Written by: Greg Ellifritz
One of the most common questions my students ask during my tactical medicine class is “How can I carry essential trauma medical supplies when I wear normal clothes.”
It’s a good question. Most of us won’t wander around everyday public life with a large backpack filled with trauma supplies hanging off our shoulders.
The good news is, we don’t have to. There are several low profile ways to carry medical gear in everyday life. Here are a few of the options I use….
Option 1: Ricci Ankle Medical System
This is a large ankle carry rig with pockets for everything you might need to treat a gunshot wound or traumatic injury. Mine is stocked with:
This option carries the most gear, but it is fairly bulky. I usually carry this one at work where I am wearing boots and wide bottom uniform pants. The ankle rig is exceptionally durable and has held up well.
Option 2: DeSantis ankle magazine holder
This isn’t actually designed for medical gear, but it works well in an improvised capacity. I took the DeSantis two-magazine ankle holster and stuffed it full of med supplies instead of magazines. It contains:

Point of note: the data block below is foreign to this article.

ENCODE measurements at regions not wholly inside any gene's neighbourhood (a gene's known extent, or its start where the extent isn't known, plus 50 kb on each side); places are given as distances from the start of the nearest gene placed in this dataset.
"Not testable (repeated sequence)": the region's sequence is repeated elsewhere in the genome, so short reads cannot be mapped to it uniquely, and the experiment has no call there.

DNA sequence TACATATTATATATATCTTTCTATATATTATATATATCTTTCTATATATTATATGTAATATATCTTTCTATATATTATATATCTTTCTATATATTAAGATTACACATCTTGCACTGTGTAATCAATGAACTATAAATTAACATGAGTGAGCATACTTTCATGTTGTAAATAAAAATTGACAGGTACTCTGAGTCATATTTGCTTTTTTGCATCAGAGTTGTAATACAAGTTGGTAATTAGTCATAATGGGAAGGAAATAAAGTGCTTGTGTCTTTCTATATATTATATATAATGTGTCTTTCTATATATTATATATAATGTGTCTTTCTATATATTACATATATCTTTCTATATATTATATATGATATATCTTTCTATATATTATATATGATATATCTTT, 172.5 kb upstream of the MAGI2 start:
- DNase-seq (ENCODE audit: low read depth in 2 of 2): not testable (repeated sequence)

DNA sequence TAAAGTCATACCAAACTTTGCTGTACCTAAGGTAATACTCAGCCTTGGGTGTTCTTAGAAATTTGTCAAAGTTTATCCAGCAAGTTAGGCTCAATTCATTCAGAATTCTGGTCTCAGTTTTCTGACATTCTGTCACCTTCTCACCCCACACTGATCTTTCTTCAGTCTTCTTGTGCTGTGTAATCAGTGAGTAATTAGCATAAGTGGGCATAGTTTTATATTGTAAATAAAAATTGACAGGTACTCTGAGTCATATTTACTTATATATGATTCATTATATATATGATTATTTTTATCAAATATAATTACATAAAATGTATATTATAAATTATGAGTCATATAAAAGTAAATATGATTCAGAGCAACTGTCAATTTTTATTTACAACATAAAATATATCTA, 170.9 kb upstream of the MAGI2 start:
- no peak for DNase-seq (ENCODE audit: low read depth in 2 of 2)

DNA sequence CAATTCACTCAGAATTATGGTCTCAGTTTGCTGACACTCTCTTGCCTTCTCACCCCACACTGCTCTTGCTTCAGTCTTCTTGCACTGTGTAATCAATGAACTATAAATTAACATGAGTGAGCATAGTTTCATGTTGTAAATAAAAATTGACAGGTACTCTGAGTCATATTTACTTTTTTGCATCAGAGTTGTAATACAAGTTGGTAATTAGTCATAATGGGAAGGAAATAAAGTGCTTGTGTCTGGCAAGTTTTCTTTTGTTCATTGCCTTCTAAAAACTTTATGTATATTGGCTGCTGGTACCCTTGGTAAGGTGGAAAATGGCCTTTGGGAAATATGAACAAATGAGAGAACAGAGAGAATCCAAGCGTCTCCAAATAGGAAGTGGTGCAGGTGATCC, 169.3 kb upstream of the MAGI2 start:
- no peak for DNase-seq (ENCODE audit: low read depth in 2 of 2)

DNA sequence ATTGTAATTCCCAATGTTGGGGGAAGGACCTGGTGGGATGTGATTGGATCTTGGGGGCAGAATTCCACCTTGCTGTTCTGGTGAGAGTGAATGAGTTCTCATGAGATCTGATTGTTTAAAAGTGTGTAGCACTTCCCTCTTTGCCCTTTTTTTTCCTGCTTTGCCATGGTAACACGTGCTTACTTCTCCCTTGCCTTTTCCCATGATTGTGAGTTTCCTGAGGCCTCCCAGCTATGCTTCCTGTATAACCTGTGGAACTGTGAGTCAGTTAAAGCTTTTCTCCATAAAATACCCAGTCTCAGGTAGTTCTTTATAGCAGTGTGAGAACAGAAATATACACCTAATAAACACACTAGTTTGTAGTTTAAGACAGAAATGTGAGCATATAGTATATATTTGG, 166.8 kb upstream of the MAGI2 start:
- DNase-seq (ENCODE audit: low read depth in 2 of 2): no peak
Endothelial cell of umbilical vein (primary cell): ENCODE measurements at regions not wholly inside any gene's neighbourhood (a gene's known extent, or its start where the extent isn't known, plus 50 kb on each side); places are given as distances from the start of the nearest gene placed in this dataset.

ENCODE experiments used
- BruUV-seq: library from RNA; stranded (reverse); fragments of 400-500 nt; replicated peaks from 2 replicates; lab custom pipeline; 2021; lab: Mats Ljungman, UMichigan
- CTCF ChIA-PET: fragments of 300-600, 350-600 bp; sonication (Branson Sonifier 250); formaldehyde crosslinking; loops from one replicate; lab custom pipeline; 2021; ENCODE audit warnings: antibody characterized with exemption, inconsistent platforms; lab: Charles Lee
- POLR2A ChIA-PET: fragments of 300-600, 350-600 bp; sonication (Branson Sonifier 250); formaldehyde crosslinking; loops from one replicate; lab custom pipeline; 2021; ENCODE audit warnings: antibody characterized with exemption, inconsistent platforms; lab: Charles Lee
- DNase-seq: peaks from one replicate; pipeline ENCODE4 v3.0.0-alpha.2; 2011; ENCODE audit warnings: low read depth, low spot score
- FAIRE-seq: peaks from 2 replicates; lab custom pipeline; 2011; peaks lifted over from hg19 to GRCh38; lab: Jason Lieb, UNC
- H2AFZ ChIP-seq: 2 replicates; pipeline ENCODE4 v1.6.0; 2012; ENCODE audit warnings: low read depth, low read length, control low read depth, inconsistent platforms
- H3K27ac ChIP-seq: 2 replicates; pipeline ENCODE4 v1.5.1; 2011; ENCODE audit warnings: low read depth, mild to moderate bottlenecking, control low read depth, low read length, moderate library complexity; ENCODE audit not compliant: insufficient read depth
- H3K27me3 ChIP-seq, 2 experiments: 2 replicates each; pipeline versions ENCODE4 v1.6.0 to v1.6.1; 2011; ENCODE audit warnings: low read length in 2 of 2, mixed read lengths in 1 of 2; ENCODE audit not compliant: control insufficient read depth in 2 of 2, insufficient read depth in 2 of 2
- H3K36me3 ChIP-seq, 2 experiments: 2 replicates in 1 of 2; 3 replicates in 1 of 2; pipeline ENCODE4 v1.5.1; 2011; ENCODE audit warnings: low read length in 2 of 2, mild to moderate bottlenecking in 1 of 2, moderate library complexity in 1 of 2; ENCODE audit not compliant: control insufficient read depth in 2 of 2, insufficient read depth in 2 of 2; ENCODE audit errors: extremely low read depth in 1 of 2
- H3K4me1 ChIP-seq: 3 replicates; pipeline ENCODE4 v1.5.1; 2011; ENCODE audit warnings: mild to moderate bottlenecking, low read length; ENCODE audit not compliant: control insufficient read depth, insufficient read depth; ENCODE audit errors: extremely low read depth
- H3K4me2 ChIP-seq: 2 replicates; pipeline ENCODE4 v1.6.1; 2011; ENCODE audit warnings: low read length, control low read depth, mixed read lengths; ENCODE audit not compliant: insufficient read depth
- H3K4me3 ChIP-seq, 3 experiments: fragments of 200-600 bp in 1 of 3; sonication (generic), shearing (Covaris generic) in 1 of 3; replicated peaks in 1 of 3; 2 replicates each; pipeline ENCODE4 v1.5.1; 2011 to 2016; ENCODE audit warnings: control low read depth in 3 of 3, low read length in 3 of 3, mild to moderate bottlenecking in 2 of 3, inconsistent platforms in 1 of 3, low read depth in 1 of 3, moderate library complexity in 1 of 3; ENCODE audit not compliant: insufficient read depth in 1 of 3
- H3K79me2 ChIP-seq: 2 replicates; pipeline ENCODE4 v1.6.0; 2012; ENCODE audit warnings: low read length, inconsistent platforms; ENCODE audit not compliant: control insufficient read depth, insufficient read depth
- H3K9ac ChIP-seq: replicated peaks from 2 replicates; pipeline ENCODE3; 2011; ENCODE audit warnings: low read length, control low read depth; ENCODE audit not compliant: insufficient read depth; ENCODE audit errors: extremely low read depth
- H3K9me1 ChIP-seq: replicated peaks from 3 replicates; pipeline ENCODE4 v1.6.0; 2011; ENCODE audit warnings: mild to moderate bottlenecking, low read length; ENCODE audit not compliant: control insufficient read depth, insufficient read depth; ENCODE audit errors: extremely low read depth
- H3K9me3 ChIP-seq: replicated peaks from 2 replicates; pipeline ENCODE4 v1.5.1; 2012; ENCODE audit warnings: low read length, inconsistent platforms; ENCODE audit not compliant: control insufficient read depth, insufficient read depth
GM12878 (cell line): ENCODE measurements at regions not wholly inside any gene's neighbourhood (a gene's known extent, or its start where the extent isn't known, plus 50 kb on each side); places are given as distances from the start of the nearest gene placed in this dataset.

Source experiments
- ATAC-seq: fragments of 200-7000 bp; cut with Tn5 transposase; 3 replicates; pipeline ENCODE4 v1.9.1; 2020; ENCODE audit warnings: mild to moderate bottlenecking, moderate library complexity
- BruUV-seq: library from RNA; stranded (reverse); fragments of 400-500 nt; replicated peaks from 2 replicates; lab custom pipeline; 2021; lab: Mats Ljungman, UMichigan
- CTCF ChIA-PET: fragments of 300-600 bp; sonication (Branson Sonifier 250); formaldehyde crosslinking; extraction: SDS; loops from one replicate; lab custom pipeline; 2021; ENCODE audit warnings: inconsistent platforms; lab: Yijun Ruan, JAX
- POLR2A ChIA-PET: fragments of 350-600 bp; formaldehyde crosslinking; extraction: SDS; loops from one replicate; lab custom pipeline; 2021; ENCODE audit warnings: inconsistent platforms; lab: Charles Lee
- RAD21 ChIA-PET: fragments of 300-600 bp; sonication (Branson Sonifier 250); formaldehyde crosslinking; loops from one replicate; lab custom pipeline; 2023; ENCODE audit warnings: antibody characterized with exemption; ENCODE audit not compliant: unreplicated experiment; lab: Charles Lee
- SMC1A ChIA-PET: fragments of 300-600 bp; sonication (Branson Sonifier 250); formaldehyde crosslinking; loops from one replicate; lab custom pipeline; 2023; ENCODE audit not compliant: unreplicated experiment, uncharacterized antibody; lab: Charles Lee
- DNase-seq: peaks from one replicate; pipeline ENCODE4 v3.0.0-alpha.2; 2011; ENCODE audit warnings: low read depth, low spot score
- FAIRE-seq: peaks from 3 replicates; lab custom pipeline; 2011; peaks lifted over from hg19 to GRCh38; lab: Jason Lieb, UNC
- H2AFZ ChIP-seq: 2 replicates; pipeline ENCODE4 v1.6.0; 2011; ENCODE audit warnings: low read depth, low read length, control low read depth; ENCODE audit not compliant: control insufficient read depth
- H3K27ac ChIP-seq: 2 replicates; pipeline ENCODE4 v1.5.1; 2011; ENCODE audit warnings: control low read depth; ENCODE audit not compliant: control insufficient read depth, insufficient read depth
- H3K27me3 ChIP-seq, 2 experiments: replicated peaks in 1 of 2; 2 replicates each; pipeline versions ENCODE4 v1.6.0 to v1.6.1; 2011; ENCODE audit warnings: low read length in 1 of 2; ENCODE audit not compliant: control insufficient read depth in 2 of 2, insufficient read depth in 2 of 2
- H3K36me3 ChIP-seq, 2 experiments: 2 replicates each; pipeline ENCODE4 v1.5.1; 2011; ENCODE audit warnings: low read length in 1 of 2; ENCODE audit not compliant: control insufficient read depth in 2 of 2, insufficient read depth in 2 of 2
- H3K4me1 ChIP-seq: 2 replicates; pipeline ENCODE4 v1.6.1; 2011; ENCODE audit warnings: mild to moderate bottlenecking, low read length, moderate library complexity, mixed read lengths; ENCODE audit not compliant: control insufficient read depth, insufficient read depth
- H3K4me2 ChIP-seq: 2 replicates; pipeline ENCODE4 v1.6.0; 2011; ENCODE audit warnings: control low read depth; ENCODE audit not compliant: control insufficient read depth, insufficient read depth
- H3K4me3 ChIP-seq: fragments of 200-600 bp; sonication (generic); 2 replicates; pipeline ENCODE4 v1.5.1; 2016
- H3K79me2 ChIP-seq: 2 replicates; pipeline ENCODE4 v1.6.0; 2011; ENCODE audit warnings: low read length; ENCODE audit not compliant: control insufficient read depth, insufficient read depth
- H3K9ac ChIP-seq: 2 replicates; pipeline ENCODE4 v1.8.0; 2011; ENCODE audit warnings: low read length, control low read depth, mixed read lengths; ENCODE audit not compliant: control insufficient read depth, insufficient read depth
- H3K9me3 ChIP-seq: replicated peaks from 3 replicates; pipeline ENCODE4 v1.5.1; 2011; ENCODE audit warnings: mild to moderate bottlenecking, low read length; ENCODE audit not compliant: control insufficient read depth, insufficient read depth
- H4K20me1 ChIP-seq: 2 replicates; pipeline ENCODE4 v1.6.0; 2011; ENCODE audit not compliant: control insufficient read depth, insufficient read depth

The petrolatum gauze is used to make an improvised chest seal. It would be nice to have a pressure dressing in this one, but there just isn’t room. Even without the pressure dressing, the lifesaving essentials are covered. This is a light and handy kit that I find myself wearing whenever I go out in public while wearing jeans. This holster isn’t very long and needs to be strapped on a bare leg. It won’t fit around most boots.
Option 3: PHLster Flat Pack Tourniquet Carrier
This one is a belt mounted carry solution to ensure that you will always have a tourniquet on your person. It consists of a kydex backing plate with two belt loops and two elastic cords that hold a tourniquet in a horizontal position on the belt. Watch the video below for a better description:
Underneath my Soft-T Wide Tourniquet, I also placed a package of flat pack duct tape, Petrolatum gauze and a couple of 4×4 gauze pads. With that gear, I can improvise a chest seal and/or a pressure bandage. It rides unnoticed under an untucked shirt and goes in my everyday carry sling bag when I travel overseas.
As it allows anyone to carry the bare minimum of medical gear in a compact package, there is no excuse why you shouldn’t have one on your belt whenever you train or shoot firearms.
I have larger kits in my car and specialized trauma kits for my range bag and my police car, but these are the ones I carry in everyday life.
Get some med gear. Get some training. The life you save may be your own.
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FTC Disclosure: I received no compensation from any of the manufacturing companies mentioned in exchange for this review. I received a pre-release evaluation version of the PHLster carrier, but I paid for all other items out of my own pocket.
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